Have you thought about whether you’d want loved ones to have a service to honor your life? If so, would you care to share what you think that might look like? 
When I die, I would like to have a service that is not sad but more a celebration of life (but not a party) and a comfort for those who remain on this earth. I would like them to be reassured about my destiny and that I returned to dust. I’m certain that essential oils would be flowing as a comforting force at the service and optimally there might be incense as well. It would definitely be a religious ceremony because I serve as a parish nurse. The lighting would be low and the sermon, uplifting. If we could be outside that would even be better.  

Do you think funerals are for the dead or the living? Why do you feel that way?  
I believe funerals are for the living. I always think that those of us who remain are sad….we’re left behind. We need comfort. We need the presence of family and friends to share memories and our grief. Together, we are better. Our lives intersect in ways that create a beautiful fabric or tapestry. When one of us leaves this earth, the tapestry is forever changed. A hole remains, an unraveling and always a shift. Together we sort through our grief and make new memories along with comforts. The tapestry gets reinforced. It’s never the same but instead a new fabric is created.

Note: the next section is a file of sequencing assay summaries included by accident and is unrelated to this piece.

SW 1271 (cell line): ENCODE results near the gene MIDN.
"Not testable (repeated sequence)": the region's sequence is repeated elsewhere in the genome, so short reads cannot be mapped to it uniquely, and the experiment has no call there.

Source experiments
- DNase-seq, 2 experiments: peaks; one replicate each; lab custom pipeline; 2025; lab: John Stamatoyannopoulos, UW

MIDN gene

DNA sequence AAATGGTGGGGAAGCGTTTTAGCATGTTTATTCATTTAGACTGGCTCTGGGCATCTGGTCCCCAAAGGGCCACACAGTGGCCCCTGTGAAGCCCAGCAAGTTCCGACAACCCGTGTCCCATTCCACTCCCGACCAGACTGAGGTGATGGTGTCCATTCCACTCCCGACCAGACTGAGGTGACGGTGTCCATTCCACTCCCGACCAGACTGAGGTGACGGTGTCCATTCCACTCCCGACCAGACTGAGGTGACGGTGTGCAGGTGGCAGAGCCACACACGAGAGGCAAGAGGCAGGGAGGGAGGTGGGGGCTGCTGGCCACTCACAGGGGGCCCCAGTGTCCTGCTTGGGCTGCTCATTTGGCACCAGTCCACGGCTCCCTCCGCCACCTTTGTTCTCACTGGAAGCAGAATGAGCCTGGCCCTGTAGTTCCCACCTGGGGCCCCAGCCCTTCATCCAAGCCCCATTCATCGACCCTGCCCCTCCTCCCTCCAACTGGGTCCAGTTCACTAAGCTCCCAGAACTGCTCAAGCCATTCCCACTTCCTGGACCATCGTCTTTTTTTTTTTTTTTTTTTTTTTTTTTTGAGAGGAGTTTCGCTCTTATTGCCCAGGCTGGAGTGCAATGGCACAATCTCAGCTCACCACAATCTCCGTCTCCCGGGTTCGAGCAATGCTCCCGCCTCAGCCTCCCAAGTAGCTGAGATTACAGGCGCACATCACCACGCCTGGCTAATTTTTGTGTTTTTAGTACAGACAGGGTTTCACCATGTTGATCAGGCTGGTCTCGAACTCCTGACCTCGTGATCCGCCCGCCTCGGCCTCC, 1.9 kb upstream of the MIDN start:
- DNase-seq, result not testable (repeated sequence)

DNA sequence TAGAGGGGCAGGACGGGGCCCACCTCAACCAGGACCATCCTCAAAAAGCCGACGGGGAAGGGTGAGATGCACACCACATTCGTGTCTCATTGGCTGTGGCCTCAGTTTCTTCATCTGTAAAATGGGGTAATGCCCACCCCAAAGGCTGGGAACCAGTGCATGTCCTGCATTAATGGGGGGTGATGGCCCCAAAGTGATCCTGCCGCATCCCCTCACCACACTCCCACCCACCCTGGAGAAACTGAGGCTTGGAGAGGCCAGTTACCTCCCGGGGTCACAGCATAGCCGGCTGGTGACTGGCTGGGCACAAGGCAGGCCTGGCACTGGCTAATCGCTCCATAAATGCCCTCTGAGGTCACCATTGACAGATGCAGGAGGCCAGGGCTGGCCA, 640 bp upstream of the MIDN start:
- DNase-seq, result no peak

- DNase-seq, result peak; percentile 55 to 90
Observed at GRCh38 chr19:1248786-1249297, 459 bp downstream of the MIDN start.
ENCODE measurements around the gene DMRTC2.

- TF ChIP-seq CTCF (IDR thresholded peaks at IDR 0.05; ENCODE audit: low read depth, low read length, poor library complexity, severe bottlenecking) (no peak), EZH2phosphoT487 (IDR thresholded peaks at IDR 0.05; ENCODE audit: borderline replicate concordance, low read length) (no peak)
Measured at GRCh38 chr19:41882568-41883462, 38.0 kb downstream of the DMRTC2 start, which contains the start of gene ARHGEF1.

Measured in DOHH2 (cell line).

Who are you remembering today?
My parents and my brother-in-law. My parents influence my life tremendously. They were rock solid in a number of ways. My dad was taken from us at a relatively young age. My brother-in-law was a one in a million. He was salt of the earth. He started me on my path at The Healing Place Farm.